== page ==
o Given the rapid changing development landscape, how might we draw on one another’s specialisations to fill the gaps in our own development studies curricula?

Planned Panels:
• Teaching for Practice: Big employers speak. Our students want jobs, but do we know what big employers want? What the implications are for how we teach? What are the pathways into a career in international development?
• Teaching in Practice: International postgraduate students speak. What have our international students hoped for in their studies? What have been their experiences (honestly) and what did they value most?
• ACFID Information Panel

Planned Roundtables:
• Creating a community of teaching practice. For example, how might we share teaching resources and components across institutions, in Australia and into developing countries?
• FOR code for development studies, the development of an Antipodean Development Studies Association.
• Responding to the Teaching for Practice panels: is there a gap between what the development employers are seeking from development studies graduates and what the students are looking for in their degrees?

Dr Rochelle Spencer, Centre for Responsible Citizenship and Sustainability, Murdoch University
Dr Jane Hutchison, Asia Research Centre, Murdoch University

Submissions due: Friday, 13 April 2018
Submissions to:
Details to be announced
More information:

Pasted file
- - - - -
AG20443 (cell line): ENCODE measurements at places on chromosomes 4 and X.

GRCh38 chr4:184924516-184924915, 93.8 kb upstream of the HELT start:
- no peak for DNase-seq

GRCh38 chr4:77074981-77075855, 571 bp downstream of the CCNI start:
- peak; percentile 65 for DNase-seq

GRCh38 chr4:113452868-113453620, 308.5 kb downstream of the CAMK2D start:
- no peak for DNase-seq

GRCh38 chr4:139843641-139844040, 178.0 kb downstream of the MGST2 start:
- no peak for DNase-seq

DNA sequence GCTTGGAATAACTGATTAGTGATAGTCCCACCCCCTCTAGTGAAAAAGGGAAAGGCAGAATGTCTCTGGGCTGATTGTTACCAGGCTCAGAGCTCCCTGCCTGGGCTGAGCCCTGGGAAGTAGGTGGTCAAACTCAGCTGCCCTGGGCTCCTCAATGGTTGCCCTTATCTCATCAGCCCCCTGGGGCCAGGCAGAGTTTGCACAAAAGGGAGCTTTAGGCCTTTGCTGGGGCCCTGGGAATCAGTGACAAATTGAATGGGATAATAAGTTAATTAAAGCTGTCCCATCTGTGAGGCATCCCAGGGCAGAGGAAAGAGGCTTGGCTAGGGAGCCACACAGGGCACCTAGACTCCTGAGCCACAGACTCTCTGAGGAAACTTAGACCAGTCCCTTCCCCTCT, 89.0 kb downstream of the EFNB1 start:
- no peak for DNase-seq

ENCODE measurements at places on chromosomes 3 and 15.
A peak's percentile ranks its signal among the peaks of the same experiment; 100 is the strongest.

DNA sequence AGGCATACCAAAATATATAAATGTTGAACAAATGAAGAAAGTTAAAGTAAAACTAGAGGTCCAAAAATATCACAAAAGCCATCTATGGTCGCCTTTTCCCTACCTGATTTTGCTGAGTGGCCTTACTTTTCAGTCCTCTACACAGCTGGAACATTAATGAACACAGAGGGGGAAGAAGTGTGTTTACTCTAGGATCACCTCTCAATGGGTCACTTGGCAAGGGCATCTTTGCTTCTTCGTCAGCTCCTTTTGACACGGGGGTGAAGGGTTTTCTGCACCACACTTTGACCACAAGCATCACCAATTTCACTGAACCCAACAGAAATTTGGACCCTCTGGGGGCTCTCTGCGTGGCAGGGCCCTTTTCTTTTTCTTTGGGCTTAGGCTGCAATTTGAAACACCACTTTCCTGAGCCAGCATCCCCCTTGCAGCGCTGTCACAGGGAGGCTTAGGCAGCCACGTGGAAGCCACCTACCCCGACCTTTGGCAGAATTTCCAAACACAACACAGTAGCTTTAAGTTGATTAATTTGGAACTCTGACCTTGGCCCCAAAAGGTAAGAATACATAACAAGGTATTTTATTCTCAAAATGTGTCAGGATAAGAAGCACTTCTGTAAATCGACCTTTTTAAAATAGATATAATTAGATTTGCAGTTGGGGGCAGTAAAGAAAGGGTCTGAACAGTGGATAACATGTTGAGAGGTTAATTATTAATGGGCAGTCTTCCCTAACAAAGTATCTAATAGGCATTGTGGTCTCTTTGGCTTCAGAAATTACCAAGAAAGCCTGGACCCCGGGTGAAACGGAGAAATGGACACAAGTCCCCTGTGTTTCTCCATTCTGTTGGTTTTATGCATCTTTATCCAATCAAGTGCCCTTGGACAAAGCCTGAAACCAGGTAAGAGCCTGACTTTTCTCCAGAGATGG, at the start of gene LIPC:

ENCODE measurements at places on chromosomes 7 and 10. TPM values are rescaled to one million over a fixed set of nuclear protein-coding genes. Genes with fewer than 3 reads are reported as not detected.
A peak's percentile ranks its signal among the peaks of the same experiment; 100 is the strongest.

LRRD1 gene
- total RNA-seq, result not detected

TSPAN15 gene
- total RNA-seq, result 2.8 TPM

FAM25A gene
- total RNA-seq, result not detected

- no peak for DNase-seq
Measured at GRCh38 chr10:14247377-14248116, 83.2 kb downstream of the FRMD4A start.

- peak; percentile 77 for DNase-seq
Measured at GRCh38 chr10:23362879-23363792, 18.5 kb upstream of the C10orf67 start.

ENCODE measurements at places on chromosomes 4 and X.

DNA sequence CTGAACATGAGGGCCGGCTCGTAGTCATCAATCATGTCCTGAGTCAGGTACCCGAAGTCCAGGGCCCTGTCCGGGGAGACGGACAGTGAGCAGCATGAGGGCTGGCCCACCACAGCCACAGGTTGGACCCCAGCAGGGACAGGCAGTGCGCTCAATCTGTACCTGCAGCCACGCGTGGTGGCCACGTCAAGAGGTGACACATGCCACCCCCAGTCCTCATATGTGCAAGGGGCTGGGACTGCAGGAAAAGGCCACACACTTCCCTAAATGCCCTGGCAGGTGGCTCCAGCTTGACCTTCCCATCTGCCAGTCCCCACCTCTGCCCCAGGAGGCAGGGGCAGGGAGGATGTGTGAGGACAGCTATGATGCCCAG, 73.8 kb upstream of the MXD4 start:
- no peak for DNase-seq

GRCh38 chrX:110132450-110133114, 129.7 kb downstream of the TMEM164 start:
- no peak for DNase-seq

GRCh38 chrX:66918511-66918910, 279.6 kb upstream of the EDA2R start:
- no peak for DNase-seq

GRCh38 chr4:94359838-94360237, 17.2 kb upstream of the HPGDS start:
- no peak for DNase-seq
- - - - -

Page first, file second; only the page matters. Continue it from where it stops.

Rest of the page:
On Saturday 3rd March between 4:00 p.m. and 7:00 p.m. a Seminar will be held in the School of Business & Governance, Room 513 to discuss the background, existing challenges and emerging benefits of the tiny houses (on wheels) "THOW" social movement. Currently, tiny house enthusiasts face the dual challenges of lawfully staying put and legally building and locating tiny houses permanently on plots of land, as well as not being able to access loans or mortgages for tiny houses. Importantly, this movement seems likely to grow and may become a significant disruptive and transformational influence on Australia’s housing status quo – if not also contribute to re-generative sustainable communities in villages seeking alternatives to existing ways of life, lifestyles and livelihoods. More broadly, the UN’s Sustainable Development Goals (SDGs 2030) and related initiatives suggest connections could be made to attempted closures and re-settlement of WA’s small Aboriginal settlements as well as addressing the impending needs of small island states (such as Pacific and Indian Ocean countries) to re-locate populations as sea levels rise or more severe weather events impact their housing and ability to sustain conditions on their small islands.